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22 May, 2024
 
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ChatGPT's rise sparks academic debates

Universities seek effective AI strategies

Opinion

Opinion

By Dr. Demetrios Devetzis

On November 30, 2022, a small revolution took place on a global scale. ChatGPT, an artificial intelligence software based on advanced language models, capable of generating texts from corresponding programs, was put into use. The use of ChatGPT can be considered as an evolved form of internet search engine. Well-known web browsers, initially, do not differ in terms of usefulness from ChatGPT or similar software. The difference lies in the fact that ChatGPT goes beyond a "passive" presentation of research results: it not only provides information but also critically evaluates the relevant search information it possesses - which is continuously updated - generating original, unique answers as a result of an autonomous intellectual process. For this reason, until detection software, which recently made an appearance, is developed, several universities have limited or prohibited the use of this software. Universities such as Oxford, Cambridge, Manchester, Edinburgh, as well as New York University, and the famous University of Tübingen in Germany, have banned ChatGPT. As of May 6, 26% of German universities had either fully or partially prohibited the use of ChatGPT.

The use of ChatGPT is not limited to academic research. On January 31, 2023, the attorney of Cartagena, Colombia, Juan Manuel Pantigia Garcia, issued decisions citing results provided by ChatGPT, much like they would with corresponding legal precedents and references. In April, the European Data Protection Council (EDPC) established an action group to investigate serious allegations of personal data breaches by the software management entity, while tech giants like Amazon and Baidu are intensively working on developing similar software. The software is also checked for possible uncritical reproduction of biases, making it unlikely to refer to, for example, a female leader or academic, raising obvious equality issues.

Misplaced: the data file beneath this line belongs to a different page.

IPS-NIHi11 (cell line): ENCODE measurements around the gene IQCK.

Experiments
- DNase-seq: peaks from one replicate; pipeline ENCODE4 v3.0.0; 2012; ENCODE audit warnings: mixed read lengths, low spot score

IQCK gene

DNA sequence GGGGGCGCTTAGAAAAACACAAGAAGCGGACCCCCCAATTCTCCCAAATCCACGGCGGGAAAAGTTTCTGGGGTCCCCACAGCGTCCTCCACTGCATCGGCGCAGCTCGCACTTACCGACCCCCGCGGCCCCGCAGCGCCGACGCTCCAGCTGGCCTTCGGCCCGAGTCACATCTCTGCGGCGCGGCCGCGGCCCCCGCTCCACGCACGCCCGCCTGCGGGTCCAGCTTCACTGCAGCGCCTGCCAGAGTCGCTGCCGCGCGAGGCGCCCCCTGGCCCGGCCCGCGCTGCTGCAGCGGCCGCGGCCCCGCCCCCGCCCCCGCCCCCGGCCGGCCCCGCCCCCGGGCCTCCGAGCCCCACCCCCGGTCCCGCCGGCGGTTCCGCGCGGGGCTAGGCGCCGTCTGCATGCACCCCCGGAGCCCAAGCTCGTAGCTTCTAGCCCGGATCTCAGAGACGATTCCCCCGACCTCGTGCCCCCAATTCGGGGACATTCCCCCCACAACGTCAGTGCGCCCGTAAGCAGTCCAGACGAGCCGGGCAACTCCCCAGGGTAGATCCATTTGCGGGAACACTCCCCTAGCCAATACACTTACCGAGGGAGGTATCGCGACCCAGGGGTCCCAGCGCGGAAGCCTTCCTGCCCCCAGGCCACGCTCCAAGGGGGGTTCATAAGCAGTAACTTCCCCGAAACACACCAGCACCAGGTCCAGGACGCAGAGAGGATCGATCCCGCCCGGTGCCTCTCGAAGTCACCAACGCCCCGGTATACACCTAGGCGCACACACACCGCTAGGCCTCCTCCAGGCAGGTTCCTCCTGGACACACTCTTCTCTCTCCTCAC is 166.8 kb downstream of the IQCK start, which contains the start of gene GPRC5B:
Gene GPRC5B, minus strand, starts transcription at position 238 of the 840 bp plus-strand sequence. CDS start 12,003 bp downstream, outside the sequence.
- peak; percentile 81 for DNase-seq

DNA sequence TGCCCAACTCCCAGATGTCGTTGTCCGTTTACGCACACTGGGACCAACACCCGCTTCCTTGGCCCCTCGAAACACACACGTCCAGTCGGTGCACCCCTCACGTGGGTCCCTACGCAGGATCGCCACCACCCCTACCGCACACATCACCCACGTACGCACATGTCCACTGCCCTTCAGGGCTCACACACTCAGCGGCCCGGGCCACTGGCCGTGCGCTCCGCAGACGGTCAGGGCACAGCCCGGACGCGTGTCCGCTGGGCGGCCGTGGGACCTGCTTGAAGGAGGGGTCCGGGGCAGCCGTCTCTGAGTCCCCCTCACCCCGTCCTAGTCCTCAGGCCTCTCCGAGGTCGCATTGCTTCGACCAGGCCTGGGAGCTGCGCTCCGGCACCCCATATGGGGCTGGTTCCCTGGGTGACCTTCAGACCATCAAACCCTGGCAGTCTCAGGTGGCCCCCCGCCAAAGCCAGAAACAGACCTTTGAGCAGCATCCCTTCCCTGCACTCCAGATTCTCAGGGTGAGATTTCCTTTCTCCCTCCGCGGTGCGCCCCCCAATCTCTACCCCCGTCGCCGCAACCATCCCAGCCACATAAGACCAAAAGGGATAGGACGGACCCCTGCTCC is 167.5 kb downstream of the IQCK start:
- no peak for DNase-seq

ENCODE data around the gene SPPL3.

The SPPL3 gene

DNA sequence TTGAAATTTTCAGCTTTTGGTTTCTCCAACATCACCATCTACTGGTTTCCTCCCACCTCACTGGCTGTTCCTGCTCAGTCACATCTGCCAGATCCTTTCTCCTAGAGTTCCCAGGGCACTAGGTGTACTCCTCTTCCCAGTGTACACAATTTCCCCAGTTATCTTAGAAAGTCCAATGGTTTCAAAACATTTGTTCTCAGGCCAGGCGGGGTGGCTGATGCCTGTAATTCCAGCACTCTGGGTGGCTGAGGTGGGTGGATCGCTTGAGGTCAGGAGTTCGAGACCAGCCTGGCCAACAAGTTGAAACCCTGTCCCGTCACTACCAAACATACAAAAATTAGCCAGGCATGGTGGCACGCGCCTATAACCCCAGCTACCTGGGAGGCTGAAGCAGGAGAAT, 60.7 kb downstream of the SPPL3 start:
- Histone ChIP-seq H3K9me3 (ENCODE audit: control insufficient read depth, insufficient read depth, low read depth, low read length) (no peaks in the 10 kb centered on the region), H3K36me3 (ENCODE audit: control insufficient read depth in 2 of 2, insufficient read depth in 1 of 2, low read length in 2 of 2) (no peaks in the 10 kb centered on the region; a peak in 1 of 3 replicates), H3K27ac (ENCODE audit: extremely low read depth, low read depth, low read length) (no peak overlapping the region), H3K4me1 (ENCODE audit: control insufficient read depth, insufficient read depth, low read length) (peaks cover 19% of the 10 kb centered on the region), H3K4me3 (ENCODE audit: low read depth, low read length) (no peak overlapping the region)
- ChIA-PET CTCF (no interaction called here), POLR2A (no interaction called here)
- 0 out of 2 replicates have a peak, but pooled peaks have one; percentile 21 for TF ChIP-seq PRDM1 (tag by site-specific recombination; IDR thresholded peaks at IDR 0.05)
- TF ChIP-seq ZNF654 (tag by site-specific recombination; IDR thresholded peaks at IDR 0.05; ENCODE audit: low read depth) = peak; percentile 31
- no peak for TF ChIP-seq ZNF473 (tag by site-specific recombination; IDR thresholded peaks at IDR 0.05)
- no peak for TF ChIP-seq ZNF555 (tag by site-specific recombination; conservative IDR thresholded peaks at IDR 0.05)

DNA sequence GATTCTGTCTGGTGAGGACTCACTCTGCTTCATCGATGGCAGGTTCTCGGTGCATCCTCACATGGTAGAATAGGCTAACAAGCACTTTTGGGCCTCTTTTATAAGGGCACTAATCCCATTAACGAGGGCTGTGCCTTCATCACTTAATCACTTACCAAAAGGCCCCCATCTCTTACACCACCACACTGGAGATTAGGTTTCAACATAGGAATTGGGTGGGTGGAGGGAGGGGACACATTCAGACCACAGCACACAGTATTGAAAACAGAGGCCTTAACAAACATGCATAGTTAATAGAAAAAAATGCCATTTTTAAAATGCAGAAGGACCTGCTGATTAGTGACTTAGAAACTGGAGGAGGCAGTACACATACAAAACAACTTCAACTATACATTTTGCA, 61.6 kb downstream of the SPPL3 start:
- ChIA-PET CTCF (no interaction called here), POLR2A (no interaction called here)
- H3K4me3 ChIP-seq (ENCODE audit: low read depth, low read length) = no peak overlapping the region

The prohibition of using ChatGPT in universities doesn't come as a surprise. It hasn't been long since classic calculators were not allowed in educational settings. However, these prohibitions are relative, as students are not restricted from using the software privately. Nonetheless, the inevitable nature of its use is what necessitates its boundaries. The adverse impact of using similar AI software is evident at a higher level (beyond mere copying) in their potential negative effect on academic creativity and weakening critical thinking. However, this is not new. If copy-pasting is the "curse" of school and undergraduate life, the clumsy stitching of controlled, accurate information is a wound in the academic world as a whole. In this sense, ChatGPT does not present novel problems but potentially renders existing ones uncontrolled.

For this reason, a more realistic approach would be appropriate. The fourth industrial revolution is manifested through the adoption of new productive patterns that generally redefine accepted truths. The prohibition of similar AI forms is not unjustified or unsuccessful in the short term. However, it is counterproductive in the long run. "Banning" similar applications and their reconciliation through educating students on using ChatGPT, regulating their use uniformly at a central level, and adopting alternative evaluation and research methods (e.g., oral development of student work, group research activities, synthetic questions, and creating structures for research, study, and continuous evaluation within the academic environment) are necessary prerequisites for positively parameterizing their adoption. The development of a healthy approach to their use, as well as the necessary realization that many traditional forms of evaluation are now outdated, bring to the forefront the core of the problem: beyond the use or non-use of specific AI software, a holistic redefinition of academic development is necessary.

Dr. Demetrios Devetzis (LL.M, M.L.E.) is an associate professor in the Department of Law at Frederick University. He has worked at the Legal Service of the European Commission in Brussels and taught in Germany, Austria, Greece, Italy, Belgium, and Congo.

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Cyprus  |  chatgpt  |  AI  |  computing  |  university  |  education

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